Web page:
- Armament and disarmament
- Conflict and peace
- Peace and development
The Iraqi decision to invade Iran in September 1980 was obviously based on a misperception of Iran's military capability and will to defend itself. Instead of the envisaged quick victory, a protracted and bloody war—with more than 300 000 soldiers and civilians killed, according to moderate estimates—has put severe strains on the economies of the two countries.
Both Iraq and Iran rely largely on outside support, in the form of weapon supplies and other forms of aid, in order to continue the war. The question arises: Who are supplyinq Iraq and Iran with weapons? Another relevant question is: What differences are there between peace-time arms transfers and arms resupply during conflict?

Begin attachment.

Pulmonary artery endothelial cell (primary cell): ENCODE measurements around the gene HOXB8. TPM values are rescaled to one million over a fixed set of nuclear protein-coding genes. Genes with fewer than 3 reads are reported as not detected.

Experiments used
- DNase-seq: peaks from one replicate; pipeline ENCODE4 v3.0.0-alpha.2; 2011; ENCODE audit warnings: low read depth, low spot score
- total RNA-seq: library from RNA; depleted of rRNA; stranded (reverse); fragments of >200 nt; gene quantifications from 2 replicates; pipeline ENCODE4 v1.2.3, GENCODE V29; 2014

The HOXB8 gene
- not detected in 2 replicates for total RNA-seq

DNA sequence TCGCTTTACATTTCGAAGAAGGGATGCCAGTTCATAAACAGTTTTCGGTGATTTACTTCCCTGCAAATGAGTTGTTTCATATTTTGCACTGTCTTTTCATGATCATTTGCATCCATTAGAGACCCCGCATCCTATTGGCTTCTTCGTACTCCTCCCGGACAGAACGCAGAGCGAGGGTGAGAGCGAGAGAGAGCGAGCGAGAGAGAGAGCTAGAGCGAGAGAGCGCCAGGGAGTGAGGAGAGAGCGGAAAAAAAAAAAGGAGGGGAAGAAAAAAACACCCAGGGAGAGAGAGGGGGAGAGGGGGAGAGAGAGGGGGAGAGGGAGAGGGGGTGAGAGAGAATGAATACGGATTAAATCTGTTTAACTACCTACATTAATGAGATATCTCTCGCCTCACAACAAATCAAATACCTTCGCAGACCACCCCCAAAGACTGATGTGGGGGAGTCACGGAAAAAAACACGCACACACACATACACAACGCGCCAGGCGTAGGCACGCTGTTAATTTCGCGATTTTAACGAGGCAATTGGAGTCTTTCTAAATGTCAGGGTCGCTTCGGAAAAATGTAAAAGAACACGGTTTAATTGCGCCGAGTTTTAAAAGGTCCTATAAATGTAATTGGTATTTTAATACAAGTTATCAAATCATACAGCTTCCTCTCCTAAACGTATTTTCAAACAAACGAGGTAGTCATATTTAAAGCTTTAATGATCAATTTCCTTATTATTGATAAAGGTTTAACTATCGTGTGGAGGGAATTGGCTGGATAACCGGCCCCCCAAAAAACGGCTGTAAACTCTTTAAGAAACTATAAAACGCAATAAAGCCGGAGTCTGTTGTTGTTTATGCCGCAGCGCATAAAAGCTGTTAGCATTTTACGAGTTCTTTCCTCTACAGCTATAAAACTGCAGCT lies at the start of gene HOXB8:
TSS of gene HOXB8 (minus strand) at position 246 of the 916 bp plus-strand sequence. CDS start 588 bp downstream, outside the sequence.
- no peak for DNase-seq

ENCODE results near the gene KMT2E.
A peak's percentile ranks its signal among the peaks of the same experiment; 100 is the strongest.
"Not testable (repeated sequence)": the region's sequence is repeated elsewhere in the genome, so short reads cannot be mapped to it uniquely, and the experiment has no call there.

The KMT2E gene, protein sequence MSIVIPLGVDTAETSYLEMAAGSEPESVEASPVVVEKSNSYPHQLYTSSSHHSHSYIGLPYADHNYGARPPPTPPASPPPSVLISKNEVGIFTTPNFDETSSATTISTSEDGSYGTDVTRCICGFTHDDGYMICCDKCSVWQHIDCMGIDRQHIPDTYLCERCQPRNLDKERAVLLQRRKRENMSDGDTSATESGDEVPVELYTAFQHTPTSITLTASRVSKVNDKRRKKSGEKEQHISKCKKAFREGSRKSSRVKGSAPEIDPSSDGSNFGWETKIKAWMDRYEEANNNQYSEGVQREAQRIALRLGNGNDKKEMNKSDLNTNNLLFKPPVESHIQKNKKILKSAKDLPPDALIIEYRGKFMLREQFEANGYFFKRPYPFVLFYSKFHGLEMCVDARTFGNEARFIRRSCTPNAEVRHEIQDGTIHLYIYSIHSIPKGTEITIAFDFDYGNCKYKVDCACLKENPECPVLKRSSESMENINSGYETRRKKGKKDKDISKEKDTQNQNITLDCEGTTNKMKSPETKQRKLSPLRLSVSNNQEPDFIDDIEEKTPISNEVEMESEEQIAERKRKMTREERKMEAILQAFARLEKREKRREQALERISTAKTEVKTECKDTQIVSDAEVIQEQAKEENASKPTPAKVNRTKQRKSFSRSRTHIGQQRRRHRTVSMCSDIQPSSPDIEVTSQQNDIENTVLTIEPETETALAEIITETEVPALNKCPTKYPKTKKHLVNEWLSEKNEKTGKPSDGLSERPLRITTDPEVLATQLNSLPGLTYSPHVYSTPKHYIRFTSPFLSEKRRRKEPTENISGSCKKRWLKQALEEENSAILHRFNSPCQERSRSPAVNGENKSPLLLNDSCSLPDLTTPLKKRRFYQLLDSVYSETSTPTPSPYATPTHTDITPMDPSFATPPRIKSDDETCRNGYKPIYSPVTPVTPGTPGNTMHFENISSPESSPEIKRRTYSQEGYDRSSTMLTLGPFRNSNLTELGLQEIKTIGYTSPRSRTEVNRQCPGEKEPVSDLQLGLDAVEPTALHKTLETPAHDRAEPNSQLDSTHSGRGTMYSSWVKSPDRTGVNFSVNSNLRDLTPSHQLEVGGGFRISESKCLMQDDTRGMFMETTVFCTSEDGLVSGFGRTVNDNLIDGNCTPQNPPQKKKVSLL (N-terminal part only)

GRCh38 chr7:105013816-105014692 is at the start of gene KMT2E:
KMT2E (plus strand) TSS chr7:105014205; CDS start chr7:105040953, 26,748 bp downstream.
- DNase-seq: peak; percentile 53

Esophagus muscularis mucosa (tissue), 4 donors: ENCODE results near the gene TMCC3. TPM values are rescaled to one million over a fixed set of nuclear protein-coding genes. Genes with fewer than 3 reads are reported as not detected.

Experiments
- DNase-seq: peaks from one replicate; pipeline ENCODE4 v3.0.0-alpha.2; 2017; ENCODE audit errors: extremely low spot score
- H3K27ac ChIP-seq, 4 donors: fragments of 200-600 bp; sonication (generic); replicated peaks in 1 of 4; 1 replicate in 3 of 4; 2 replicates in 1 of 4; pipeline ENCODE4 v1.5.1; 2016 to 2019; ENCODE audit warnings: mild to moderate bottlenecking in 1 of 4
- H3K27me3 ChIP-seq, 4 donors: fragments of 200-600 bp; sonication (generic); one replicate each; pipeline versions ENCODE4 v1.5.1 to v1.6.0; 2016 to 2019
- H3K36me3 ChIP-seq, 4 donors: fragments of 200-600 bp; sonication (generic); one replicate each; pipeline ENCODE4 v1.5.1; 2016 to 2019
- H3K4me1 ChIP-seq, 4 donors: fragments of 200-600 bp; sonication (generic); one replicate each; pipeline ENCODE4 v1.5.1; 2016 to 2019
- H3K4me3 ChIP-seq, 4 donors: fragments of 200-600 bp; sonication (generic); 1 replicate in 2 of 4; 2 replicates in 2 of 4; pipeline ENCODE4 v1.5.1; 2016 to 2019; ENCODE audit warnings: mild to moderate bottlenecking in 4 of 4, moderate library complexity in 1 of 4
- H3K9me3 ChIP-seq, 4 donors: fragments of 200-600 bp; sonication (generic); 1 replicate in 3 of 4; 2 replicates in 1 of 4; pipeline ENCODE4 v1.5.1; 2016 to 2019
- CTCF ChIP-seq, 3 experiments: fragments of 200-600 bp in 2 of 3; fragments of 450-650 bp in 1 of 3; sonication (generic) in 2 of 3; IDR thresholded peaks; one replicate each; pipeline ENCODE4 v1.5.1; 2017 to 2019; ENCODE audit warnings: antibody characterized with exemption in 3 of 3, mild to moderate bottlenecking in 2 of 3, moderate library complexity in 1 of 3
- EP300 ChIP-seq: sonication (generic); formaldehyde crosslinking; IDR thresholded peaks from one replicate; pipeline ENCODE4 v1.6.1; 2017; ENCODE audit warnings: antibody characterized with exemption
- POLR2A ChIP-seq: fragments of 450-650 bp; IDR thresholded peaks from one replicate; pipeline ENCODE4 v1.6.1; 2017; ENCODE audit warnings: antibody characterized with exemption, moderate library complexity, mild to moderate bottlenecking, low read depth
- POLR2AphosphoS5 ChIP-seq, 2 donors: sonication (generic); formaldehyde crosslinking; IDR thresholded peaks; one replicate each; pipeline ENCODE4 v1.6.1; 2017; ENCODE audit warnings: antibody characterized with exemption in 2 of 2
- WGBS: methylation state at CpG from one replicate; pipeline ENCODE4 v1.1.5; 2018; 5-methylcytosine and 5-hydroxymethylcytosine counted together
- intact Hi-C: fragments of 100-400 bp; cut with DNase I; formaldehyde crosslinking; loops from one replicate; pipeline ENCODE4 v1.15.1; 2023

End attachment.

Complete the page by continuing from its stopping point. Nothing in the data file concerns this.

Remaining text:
This Fact Sheet presents some preliminary answers to these questions—the facts and figures presented are drawn from SIPRI's files on the global trade in major conventional weapons. This material may be freely quoted, with attribution to SIPRI. Questions about the information in the Fact Sheet should be addressed to Michael Brzoska or Thomas Ohlson, at SIPRI.
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2. Arms resupply during the war
3. Effect on regional arms procurement